Prime Minister Alexis Tsipras is due to chair an emergency government meeting on Friday to address the refugee crisis facing Greece, which has been compounded by serious funding problems in Athens.
The meeting was called in the wake of European Commissioner for Migration and Home Affairs Dimitris Avramopoulos informing Tsipras that Greece was missing out on more than 500 million euros in European Union funding because it has failed to set up a service to absorb and allocate this money for immigration and asylum projects.
Kathimerini understands that Avramopoulos has told the prime minister Greece will be given as a down payment 4 percent of the total funding due over a six-year period. This will be followed by another 3 percent to cover actions this year.
Tsipras is due to discuss this issue, as well as the soaring number of refugees and migrants reaching Greece, with Alternate Minister for Immigration Policy Tasia Christodoulopoulou and several other cabinet members today. Christodoulopoulou admitted Thursday that the government has so far fallen short on this matter.
“At the moment, nongovernmental organizations and charities are covering the gaps left by the state,” she told Mega TV. “Without them things would be worse.”
The alternate minister said efforts were continuing to prepare a plot of land in Votanikos, near central Athens, so some 400 refugees currently living in tents in Pedion tou Areos park could be housed there. Authorities are currently carrying out work aimed at making the new site livable. The refugees, including dozens of children, will be housed in prefabricated structures as well as large tents at Votanikos.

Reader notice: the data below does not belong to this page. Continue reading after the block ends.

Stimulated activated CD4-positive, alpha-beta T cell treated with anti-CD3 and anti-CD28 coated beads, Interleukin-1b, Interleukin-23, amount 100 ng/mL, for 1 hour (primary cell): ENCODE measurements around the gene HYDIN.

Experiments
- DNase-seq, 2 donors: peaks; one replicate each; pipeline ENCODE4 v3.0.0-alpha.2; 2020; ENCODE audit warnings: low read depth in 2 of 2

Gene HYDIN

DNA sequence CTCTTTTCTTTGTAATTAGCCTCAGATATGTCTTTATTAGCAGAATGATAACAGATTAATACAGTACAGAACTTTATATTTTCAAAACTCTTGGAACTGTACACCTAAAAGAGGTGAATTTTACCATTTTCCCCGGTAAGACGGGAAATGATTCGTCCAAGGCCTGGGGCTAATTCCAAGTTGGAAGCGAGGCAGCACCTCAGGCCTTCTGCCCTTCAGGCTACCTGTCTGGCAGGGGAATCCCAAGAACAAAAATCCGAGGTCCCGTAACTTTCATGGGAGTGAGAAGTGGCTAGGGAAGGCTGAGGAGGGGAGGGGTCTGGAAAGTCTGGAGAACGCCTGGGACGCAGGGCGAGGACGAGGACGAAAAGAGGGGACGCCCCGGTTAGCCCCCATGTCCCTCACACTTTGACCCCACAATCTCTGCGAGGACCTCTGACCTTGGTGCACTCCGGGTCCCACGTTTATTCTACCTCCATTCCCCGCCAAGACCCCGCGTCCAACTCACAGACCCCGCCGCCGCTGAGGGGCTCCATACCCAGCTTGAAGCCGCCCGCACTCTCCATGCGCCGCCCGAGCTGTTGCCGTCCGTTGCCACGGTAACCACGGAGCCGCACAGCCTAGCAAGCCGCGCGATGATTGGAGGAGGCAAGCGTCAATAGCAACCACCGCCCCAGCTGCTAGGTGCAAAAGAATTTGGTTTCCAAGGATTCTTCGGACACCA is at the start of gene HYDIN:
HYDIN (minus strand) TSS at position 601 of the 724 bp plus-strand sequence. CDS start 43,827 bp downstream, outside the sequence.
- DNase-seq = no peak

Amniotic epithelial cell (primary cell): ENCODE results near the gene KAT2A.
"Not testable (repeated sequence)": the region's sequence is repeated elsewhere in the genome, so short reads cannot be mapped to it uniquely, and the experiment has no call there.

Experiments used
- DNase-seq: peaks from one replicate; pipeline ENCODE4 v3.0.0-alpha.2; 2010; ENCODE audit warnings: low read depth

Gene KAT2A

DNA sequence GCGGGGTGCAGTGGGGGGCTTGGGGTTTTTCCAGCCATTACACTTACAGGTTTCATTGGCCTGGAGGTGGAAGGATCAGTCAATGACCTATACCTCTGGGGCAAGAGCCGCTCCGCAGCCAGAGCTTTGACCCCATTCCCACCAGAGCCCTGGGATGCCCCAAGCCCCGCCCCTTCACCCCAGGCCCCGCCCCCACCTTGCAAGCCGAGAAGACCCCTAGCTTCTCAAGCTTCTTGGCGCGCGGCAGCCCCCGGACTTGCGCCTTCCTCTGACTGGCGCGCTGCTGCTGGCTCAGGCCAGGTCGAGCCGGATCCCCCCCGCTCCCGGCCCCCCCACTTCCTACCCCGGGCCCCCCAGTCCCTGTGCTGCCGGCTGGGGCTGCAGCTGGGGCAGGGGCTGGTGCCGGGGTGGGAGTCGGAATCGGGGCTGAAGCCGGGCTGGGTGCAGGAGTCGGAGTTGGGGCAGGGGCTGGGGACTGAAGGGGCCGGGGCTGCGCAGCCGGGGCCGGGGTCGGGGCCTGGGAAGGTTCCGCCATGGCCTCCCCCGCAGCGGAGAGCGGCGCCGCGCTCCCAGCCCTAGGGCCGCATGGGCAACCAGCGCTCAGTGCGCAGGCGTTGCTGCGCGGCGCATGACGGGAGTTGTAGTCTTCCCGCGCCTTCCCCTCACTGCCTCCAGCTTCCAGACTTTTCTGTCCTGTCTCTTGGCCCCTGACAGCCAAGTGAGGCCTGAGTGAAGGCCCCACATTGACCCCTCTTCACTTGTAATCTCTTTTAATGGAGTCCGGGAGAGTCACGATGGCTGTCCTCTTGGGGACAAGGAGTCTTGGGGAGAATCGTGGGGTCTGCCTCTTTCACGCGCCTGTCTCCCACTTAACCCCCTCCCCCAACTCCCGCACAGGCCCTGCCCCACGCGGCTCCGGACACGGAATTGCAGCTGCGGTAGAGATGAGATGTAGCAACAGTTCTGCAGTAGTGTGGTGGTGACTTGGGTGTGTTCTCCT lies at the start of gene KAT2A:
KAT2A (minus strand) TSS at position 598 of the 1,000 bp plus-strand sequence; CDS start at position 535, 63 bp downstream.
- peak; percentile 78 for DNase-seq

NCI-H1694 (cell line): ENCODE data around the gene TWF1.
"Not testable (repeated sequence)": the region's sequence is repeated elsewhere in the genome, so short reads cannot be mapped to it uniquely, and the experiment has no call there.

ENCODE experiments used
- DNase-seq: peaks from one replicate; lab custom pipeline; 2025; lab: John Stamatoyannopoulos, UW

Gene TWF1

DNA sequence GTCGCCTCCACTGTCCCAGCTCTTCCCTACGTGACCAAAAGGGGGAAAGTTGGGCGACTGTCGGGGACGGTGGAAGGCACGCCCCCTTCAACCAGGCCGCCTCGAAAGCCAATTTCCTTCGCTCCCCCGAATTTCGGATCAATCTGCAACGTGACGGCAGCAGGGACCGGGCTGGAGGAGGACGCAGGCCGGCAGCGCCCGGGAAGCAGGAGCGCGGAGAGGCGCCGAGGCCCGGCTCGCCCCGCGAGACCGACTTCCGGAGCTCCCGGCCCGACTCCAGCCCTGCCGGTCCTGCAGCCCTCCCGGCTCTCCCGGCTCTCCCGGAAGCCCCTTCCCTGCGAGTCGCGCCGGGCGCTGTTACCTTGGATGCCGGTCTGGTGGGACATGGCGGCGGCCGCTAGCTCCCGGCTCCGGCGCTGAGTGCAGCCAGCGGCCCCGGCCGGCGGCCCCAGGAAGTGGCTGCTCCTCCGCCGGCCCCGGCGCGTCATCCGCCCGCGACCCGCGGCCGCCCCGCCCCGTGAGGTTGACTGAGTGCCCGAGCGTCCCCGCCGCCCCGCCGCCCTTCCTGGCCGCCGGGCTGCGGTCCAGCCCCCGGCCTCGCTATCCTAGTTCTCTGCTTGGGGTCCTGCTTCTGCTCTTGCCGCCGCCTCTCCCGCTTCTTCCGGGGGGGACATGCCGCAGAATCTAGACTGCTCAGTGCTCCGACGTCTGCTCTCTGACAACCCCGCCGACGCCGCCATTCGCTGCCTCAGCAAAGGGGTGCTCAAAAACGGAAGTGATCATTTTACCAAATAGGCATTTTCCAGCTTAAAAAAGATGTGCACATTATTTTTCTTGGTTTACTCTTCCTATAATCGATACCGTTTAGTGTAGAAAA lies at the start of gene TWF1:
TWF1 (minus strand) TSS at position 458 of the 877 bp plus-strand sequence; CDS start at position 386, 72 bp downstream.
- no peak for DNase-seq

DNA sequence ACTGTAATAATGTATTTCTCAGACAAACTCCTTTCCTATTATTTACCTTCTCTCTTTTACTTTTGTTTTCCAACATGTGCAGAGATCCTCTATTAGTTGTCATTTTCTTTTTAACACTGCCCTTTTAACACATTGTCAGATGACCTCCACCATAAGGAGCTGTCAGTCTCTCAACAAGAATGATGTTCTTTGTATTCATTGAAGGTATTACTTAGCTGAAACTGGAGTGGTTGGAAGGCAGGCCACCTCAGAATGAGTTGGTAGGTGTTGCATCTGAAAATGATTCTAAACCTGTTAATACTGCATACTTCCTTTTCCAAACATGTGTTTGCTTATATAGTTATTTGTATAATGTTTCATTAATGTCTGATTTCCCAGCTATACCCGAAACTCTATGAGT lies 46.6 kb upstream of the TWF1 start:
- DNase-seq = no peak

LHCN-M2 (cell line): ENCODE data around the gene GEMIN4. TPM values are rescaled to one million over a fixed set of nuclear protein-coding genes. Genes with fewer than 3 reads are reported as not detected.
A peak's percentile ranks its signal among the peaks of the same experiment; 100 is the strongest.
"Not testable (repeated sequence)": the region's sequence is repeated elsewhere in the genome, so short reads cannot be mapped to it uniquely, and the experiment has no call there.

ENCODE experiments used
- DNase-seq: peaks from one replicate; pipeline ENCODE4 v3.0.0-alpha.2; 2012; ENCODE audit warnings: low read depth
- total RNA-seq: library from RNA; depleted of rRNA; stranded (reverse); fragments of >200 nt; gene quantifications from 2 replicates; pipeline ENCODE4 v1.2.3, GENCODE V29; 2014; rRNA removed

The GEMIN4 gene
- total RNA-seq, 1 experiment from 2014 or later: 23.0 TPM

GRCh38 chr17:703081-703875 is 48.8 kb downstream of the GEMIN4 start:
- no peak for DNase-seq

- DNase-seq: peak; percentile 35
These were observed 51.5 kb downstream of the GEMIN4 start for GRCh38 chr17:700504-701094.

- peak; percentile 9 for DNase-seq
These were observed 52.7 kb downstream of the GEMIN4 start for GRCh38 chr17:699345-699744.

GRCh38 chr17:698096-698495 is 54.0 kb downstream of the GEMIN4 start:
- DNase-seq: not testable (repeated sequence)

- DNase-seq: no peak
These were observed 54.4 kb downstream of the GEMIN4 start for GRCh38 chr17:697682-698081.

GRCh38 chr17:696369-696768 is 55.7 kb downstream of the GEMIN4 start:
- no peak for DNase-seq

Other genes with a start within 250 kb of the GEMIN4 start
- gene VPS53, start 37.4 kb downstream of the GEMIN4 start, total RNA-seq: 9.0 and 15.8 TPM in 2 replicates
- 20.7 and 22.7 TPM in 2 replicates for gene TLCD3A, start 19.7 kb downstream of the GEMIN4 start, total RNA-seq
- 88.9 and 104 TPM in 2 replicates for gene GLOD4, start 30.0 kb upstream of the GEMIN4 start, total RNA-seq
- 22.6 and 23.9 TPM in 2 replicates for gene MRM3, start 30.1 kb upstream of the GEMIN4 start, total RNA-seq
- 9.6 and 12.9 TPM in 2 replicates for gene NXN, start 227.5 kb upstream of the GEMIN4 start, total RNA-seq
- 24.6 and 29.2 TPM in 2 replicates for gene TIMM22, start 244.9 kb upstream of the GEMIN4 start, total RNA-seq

Christodoulopoulou said the new site would operate as a reception, not detention, center. This means that up to 600 people who will be able to live there will be allowed to leave and enter the camp freely.
The magnitude of the problem facing Greece was underlined by the United Nations on Thursday. A UN Refugee Agency (UNHCR) official told Agence-France Presse that by the end of July, around 224,000 refugees and migrants had arrived in Europe by sea and that of those, some 124,000 landed in Greece. More than 2,100 people have drowned or gone missing.
“What we have at Europe’s doorstep is a refugee crisis,” UN refugee agency spokesman William Spindler. “Most of those crossing the Mediterranean are refugees fleeing war and persecution, not economic migrants.”
Greece’s lack of preparedness to deal with this huge influx is also threatening the EU-subsidized voluntary return program for migrants. The government has recently been unable to provide the funding for the scheme, which is managed by the International Organization for Migration (IOM).
“We are in an emergency situation,” Daniel Esdras, chief of IOM’s mission in Greece, told Kathimerini. “We are receiving applications from migrants every day. We cannot afford to destroy the structure of the return process.”
Esdras said IOM has been asking embassies of European countries in Athens to provide emergency funding so the scheme does not come to a halt. Esdras said that Norway, the United Kingdom and Switzerland have so far contributed funds. More than 6,300 migrants have been repatriated via the program over the last year.